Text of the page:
“You can be anything”—Barbie’s power quest

Actress Margot Robbie wearing a stunning sequinned strapless black dress and matching gloves at the Barbie world premiere
Image: Shutterstock

By Anna Collyer, Chair of the Australian Energy Market Commission (AEMC)

A blockbuster movie about the world’s most iconic doll is nearly upon us, I’m sure you’ve noticed; Like Barbie or hate Barbie, everyone knows her. She’s a veteran of the toy industry and if you believe the hype, her movie is about to rake in $100 million dollars, just in its opening weekend.

So, what prompts a chair of the rule maker for electricity and gas markets and a recent appointee as an Equality Initiative Ambassador to write about Barbie? The answer is sitting behind me.

On a shelf in my home office I have four eco-leadership Barbies, a Mother’s Day gift to me from my husband. They’re made from recycled materials and, critically, dressed in sensible clothes and flat shoes appropriate to their respective roles as a renewable energy engineer, sustainability officer, environmental scientist and climate activist.

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The release of the eco-leadership range added to the repertoire of possible careers for Barbie and reinforced the reason she was created in the first place, for girls to imagine, ‘You can be anything’, and to role-play a future they may not have otherwise known was available to them.

But the upcoming release of the film will inevitably prompt familiar conversations about what is possible for women today and what might be holding us back. After the glitter settles, what are we really doing to level the playing field, particularly when it comes to encouraging diversity in the energy sector?

I was surprised—but probably shouldn’t have been—to read recently that only a third of the top 100 grossing films last year featured female protagonists, in the same way you might be surprised—but probably aren’t—to hear that energy has one of Australia’s lowest female representations of any industry.

Women continue to comprise less than 40% of the workforce in clean energy and closer to 20 per cent across the whole sector, making energy the third most male-dominated industry in Australia after mining and construction. The numbers are far worse if you exclude the public sector, and truly appalling in executive roles where, in fact, even construction and mining outshine energy at the CEO and head of business level.

With the scale of the build ahead of us, we have the opportunity to tackle both the challenges of diversity and net zero by supporting more women in technical roles— engineering and the trades—otherwise, we simply won’t have enough people to get the work done. The latest estimate is that up to 30,000 new workers will be needed.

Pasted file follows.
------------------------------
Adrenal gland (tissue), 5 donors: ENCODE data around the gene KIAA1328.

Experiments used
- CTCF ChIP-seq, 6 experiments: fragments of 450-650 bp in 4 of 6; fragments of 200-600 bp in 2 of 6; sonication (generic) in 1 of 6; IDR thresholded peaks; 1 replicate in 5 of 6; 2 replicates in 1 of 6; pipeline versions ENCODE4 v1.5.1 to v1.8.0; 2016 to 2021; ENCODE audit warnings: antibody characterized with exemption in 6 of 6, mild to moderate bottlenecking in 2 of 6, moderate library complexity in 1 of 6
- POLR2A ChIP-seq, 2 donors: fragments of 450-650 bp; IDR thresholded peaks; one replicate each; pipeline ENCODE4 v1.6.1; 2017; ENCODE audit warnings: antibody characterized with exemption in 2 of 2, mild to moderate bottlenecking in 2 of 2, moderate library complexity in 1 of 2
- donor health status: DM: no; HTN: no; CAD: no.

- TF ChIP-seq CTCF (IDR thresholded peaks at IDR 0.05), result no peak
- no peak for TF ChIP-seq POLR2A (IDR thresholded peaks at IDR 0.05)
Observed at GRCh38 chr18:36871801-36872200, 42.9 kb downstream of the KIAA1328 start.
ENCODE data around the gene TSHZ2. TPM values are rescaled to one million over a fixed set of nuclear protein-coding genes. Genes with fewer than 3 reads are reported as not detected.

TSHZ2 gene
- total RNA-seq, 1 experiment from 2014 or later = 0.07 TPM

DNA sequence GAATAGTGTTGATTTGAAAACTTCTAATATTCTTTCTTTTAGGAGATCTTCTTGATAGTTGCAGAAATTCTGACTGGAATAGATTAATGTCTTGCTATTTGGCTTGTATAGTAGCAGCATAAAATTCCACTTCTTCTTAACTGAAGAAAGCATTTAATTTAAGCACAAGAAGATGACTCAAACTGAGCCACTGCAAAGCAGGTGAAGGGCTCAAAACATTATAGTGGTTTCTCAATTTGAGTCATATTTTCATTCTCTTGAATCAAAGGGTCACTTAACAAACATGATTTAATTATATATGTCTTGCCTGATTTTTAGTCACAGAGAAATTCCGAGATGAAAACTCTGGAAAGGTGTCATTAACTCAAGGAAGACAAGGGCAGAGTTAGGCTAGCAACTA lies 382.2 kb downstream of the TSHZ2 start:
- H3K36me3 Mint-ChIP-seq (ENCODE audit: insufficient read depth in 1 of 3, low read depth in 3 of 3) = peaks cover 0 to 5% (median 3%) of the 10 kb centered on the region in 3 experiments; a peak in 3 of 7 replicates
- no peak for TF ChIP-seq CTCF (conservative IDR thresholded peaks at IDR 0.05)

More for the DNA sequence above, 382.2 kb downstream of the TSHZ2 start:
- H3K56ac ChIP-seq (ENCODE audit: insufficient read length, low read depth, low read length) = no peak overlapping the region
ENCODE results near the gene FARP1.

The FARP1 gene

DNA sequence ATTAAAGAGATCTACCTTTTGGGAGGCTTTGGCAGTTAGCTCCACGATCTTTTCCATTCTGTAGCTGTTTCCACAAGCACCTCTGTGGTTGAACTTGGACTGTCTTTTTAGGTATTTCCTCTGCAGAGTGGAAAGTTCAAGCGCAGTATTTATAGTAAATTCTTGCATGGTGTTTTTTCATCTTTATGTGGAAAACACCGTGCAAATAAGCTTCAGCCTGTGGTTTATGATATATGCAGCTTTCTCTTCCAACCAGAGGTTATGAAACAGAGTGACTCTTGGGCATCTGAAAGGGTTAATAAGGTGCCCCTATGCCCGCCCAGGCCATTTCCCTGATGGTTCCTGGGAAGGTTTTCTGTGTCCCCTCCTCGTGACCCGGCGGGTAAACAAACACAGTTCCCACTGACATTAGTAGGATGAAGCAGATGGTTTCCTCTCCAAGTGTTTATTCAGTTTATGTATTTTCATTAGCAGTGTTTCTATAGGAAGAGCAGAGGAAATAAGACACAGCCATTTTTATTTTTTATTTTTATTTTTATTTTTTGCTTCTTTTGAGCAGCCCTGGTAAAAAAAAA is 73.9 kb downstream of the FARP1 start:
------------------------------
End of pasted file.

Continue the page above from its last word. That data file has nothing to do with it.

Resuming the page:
Smiling woman with short hair in light pink sweater (barbie)
AEMC chair Anna Collyer

And we increasingly need different skills to solve the new problems that are emerging, whether it be working with communities to find space for 10,000km of new poles and wires, or the invention of new businesses to support household management of rooftop solar, electric vehicles and batteries.

We’re also seeing the scope for extraordinary technological innovation to operate our rapidly transforming system reliably and safely—which means working creatively and collaborating between research, development, investment and regulation. Due to the shifting nature of energy towards variable and dispersed renewable energy, opportunities will only grow for the highly valuable ‘power skills’ that women tend to bring.

As chair of the Australian Energy Market Commission (AEMC), my objective is to use my role as an Equality Initiative Ambassador to continue to focus on leadership and development. We in the sector need to remind ourselves about the importance of identifying talent and nurturing it, as well as being more open-minded about what diverse candidates can bring when it comes to leadership.

At the AEMC, we’re proud that 55% of our staff overall identify as female and at least 50% at every level of seniority. Recent data confirms too, that we maintain gender pay equity across the organisation. In fact, our current pay structure is slightly in favour of women.

Importantly, we’ve plugged a crucial gap by paying superannuation throughout paid and unpaid parental leave for both men and women. We also continue to provide flexibility to our employees to work both at home and in the office. Without that, I wouldn’t be in my own job.

We haven’t struck the perfect balance, but we have made a strong start. Why? Because in the midst of the enormous transformation towards a decarbonised energy system, we need innovative, creative minds and that means accessing the collective brilliance of diverse perspectives.

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If Barbie can be an icon in breaking stereotypes and promoting diversity, surely we in the energy sector can manage to create safe and inclusive environments for women to contribute and thrive?

The urgency of our work to reduce energy’s impact on the planet, while maintaining reliable supply, is too important to risk leaving anyone behind. To quote Isabelle Hudon, a co-chair in the global Equal by 30 campaign, ‘we must harness all possible talent, to discover the breakthrough solutions that will transform energy and the world’.

And if we’re talking about harnessing every possible talent then, love ‘em or hate ‘em, I’d say that even includes the diverse team of carbon-neutral, eco-leadership Barbies in comfortable shoes.

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